What They Never Tell You About Being a Mom – Kveller
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What They Never Tell You About Being a Mom

If she’s anything like me, one day my daughter will Google the people she cares about. And I hope–as she’s scrolling and searching through as many stories as she can about those dear people in her life–I hope she will find this.

Because as much as she thinks she knows how big of a space she holds in my heart, there are some things you can never fully know until you become “Mom.”

You think you know what you’re getting into when you’re trying to get pregnant. You dream in blues and pinks and your thoughts become those of colorful onesies and elegant strollers, miniscule socks and gorgeous nurseries, gifts and well wishes and a fabulous baby shower.

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You think you know what you’ve gotten yourself into when the morning sickness passes and you can finally see your toes when you look down to the ground, past your swelled breasts, past the stomach that grew and stretched and turned every shape possible as the days and nights and nights and days slowly passed.

You think you know, because you no longer need to pee every time you’ve just left the bathroom, and Baby is finally nursing after days of trying to get her to just latch on. Your eyes have adjusted to the glow of the moon and your legs grow accustomed to the slow, steady pace around the carpeted room with baby in your arms, rhythmically rocking back and forth, back and forth.

You think you know what you’ve gotten into.

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You don’t know at all.

There are moments in every parent’s life that nobody prepares you for. Moments you want to freeze in time and hang on the fridge, right under the calendar with all your appointments, between your shopping list and her spelling test, so that you’ll never ever forget them.

These are the moments they never told me about.

No one told me that I’d get misspelled birthday cards written in pink crayon and smeared with wet glitter every afternoon in the weeks leading up to my 28th.

That waking up on my birthday would become more fabulous, more meaningful, and more beautiful with each year that passes, when little hands on my face and wet kisses on my cheek turn into unbridled, brimming excitement and sweet messages of infinite birthday wishes.

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That the biggest moments in my life would become about pearly white teeth that bleed and fall, and when “a” becomes “an,” and “an” becomes “and,” and oh my God, is she actually reading? OH MY GOD, SHE’S ACTUALLY READING!

That when she’s this little, her eyes will forever be raised upwards towards the sea of blue way, way, way up high–and that I’d want to tell her to never look down, never stop wondering about the truths that lay beyond the vast unknown, past what our eyes can see.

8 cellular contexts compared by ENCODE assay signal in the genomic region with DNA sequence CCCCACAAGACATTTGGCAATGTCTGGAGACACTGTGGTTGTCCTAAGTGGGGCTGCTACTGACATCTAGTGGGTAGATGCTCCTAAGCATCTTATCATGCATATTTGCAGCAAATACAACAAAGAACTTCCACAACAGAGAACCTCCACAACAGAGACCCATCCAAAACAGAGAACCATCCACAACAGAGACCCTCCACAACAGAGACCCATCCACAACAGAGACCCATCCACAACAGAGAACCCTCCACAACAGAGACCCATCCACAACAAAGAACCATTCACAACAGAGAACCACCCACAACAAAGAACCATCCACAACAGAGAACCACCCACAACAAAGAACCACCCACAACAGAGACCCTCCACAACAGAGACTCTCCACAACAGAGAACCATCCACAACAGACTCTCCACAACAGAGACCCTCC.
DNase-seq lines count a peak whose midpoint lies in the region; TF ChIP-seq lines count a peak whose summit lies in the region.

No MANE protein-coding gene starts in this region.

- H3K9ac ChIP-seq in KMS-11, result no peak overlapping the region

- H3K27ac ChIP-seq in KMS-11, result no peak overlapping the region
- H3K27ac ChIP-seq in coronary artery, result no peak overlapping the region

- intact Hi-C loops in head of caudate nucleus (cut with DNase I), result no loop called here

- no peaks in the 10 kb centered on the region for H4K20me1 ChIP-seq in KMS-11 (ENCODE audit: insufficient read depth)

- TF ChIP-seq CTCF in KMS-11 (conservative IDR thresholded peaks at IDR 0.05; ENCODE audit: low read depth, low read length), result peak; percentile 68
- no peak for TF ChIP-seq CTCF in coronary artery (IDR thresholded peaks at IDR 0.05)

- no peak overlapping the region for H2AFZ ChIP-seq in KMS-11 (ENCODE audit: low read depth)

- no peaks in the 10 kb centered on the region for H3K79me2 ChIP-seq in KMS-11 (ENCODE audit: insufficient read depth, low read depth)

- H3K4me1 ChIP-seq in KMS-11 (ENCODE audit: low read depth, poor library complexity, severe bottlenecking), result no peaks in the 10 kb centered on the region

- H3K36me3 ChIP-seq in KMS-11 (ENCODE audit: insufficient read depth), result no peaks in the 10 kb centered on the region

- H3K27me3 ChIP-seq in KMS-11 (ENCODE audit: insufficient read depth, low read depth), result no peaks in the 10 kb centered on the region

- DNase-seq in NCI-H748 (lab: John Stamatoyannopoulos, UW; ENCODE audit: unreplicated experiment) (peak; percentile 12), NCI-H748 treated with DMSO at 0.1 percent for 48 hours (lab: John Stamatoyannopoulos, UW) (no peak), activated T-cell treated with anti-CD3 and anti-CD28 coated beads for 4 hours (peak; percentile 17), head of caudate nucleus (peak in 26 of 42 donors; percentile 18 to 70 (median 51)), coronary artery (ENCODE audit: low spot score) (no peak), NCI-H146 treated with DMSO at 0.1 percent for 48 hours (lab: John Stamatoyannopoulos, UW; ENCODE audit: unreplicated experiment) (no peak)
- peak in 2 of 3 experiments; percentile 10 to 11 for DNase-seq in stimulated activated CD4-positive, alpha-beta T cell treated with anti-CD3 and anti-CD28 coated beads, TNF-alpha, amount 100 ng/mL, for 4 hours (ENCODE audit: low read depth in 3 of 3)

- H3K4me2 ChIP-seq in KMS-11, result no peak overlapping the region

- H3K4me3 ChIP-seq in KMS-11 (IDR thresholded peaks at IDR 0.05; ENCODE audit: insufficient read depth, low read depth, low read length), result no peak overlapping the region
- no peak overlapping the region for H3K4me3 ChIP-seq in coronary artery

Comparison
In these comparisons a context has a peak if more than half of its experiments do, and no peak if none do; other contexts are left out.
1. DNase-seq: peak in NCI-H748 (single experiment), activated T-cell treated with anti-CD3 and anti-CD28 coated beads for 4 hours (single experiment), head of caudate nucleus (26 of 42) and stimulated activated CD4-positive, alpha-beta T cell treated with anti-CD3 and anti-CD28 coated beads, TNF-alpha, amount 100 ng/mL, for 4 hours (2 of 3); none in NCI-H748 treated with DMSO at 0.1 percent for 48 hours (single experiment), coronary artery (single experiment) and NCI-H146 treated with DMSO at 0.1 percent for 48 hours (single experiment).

They didn’t tell me how my heart would melt again and again as I watch her stop in her tracks on her way towards the big yellow school bus, drop down to her knees right there among the scattered cigarette butts, and sing to a small group of birds eating crumbs off the cracked Brooklyn sidewalk. And that I’d want to tell her to never stop singing. Please, baby girl–don’t ever stop singing.

These are the things they never told me about.

And these, these are the things that I want to tell her.

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I want to tell her to never stop dreaming, never stop staring at those high, high places that she can’t yet reach. Never lower those eyes when looking for stars.

I want to tell her to always take her time, always be the girl who stops to admire the lilies when the rest of New York City is rushing right past.

I want to tell her to never stop caring, never ignore the people she worries about now, like the woman in the dirty rags sitting, back bent, on an old Coca Cola crate, on the same street corner where teenage girls pass with their iPhones in one hand, iced latte in the other.

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I want to tell her to always be this innocent, always believe that people are good. I want her to remember her very first goals, like how she wants to be rich, filthy rich, so that she can give all the poor people in the whole wide world the clothing she’ll buy.

Or her other dream to open a grocery, but one that is very, very cheap so that everyone, even women in dirty rags on Coca Cola crates, can buy something to eat.

I want to tell her that I hope she doesn’t change. Always be this good, always be this sweet. And please, for the love of God, don’t grow up too fast. There are too many things that I need to tell her first.

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